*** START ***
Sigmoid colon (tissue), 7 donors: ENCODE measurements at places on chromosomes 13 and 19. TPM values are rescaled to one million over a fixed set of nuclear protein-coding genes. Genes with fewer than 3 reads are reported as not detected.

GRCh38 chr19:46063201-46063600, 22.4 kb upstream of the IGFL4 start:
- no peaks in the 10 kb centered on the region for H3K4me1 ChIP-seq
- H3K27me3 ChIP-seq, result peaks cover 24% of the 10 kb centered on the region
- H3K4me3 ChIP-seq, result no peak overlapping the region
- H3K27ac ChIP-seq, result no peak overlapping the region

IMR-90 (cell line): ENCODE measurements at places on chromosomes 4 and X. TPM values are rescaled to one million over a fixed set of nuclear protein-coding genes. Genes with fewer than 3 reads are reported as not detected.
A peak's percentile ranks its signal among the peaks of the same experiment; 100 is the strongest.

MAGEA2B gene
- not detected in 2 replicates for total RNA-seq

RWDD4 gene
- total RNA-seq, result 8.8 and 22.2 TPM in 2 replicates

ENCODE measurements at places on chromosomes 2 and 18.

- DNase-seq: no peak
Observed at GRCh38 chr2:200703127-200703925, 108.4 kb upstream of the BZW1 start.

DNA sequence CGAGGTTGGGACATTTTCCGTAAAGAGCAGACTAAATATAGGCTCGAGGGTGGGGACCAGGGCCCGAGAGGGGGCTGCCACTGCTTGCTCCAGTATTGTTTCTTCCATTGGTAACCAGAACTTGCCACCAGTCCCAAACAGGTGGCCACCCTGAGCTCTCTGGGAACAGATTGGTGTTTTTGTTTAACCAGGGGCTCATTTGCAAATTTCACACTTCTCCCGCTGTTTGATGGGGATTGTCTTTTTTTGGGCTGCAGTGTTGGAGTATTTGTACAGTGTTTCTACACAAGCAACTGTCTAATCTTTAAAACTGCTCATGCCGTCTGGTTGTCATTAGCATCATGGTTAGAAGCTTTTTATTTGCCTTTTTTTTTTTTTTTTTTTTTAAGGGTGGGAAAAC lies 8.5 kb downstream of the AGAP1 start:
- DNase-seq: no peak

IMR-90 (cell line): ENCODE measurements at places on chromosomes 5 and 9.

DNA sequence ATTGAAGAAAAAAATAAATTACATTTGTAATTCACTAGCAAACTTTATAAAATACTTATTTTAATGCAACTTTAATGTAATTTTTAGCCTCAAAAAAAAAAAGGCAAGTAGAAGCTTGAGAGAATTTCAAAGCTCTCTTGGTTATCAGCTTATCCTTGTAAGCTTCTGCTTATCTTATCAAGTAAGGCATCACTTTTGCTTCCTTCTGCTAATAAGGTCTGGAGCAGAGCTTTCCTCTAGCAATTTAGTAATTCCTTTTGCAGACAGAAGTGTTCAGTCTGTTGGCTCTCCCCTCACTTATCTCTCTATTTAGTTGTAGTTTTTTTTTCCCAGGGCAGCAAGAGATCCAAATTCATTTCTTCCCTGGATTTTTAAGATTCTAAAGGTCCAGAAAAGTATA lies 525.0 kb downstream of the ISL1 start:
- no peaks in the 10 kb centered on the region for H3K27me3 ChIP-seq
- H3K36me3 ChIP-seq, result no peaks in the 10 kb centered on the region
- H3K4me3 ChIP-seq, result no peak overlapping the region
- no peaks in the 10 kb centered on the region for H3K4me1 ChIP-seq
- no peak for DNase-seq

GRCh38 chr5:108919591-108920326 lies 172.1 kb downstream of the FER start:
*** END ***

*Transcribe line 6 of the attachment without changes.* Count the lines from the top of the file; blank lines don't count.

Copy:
- H3K27ac ChIP-seq, result no peak overlapping the region